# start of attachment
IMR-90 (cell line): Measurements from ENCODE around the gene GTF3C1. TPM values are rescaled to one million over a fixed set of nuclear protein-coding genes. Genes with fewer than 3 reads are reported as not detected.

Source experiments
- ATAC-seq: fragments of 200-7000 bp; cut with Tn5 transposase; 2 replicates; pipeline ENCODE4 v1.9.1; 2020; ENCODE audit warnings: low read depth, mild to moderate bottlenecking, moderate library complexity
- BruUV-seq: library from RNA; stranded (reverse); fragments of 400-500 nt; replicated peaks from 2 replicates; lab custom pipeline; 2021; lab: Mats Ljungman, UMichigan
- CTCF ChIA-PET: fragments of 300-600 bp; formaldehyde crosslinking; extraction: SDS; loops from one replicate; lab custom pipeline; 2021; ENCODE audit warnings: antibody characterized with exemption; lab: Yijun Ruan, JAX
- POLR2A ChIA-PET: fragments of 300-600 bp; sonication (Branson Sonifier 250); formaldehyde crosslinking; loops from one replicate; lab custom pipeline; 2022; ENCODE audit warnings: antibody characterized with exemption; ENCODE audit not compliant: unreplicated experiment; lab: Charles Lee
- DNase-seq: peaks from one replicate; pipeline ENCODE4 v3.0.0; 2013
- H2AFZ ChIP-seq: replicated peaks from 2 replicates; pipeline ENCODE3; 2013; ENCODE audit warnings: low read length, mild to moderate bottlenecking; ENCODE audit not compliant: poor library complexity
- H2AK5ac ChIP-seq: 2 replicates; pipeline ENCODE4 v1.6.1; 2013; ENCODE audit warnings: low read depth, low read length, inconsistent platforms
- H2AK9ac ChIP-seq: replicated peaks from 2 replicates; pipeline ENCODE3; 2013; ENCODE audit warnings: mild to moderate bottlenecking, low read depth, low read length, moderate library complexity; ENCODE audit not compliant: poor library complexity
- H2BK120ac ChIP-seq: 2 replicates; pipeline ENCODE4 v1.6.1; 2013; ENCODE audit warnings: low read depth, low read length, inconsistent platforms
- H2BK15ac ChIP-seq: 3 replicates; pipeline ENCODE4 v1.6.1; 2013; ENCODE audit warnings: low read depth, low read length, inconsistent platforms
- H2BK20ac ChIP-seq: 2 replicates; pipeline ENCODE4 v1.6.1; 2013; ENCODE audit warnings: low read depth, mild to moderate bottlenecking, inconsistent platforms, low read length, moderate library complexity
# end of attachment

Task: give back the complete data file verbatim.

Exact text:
IMR-90 (cell line): Measurements from ENCODE around the gene GTF3C1. TPM values are rescaled to one million over a fixed set of nuclear protein-coding genes. Genes with fewer than 3 reads are reported as not detected.

Source experiments
- ATAC-seq: fragments of 200-7000 bp; cut with Tn5 transposase; 2 replicates; pipeline ENCODE4 v1.9.1; 2020; ENCODE audit warnings: low read depth, mild to moderate bottlenecking, moderate library complexity
- BruUV-seq: library from RNA; stranded (reverse); fragments of 400-500 nt; replicated peaks from 2 replicates; lab custom pipeline; 2021; lab: Mats Ljungman, UMichigan
- CTCF ChIA-PET: fragments of 300-600 bp; formaldehyde crosslinking; extraction: SDS; loops from one replicate; lab custom pipeline; 2021; ENCODE audit warnings: antibody characterized with exemption; lab: Yijun Ruan, JAX
- POLR2A ChIA-PET: fragments of 300-600 bp; sonication (Branson Sonifier 250); formaldehyde crosslinking; loops from one replicate; lab custom pipeline; 2022; ENCODE audit warnings: antibody characterized with exemption; ENCODE audit not compliant: unreplicated experiment; lab: Charles Lee
- DNase-seq: peaks from one replicate; pipeline ENCODE4 v3.0.0; 2013
- H2AFZ ChIP-seq: replicated peaks from 2 replicates; pipeline ENCODE3; 2013; ENCODE audit warnings: low read length, mild to moderate bottlenecking; ENCODE audit not compliant: poor library complexity
- H2AK5ac ChIP-seq: 2 replicates; pipeline ENCODE4 v1.6.1; 2013; ENCODE audit warnings: low read depth, low read length, inconsistent platforms
- H2AK9ac ChIP-seq: replicated peaks from 2 replicates; pipeline ENCODE3; 2013; ENCODE audit warnings: mild to moderate bottlenecking, low read depth, low read length, moderate library complexity; ENCODE audit not compliant: poor library complexity
- H2BK120ac ChIP-seq: 2 replicates; pipeline ENCODE4 v1.6.1; 2013; ENCODE audit warnings: low read depth, low read length, inconsistent platforms
- H2BK15ac ChIP-seq: 3 replicates; pipeline ENCODE4 v1.6.1; 2013; ENCODE audit warnings: low read depth, low read length, inconsistent platforms
- H2BK20ac ChIP-seq: 2 replicates; pipeline ENCODE4 v1.6.1; 2013; ENCODE audit warnings: low read depth, mild to moderate bottlenecking, inconsistent platforms, low read length, moderate library complexity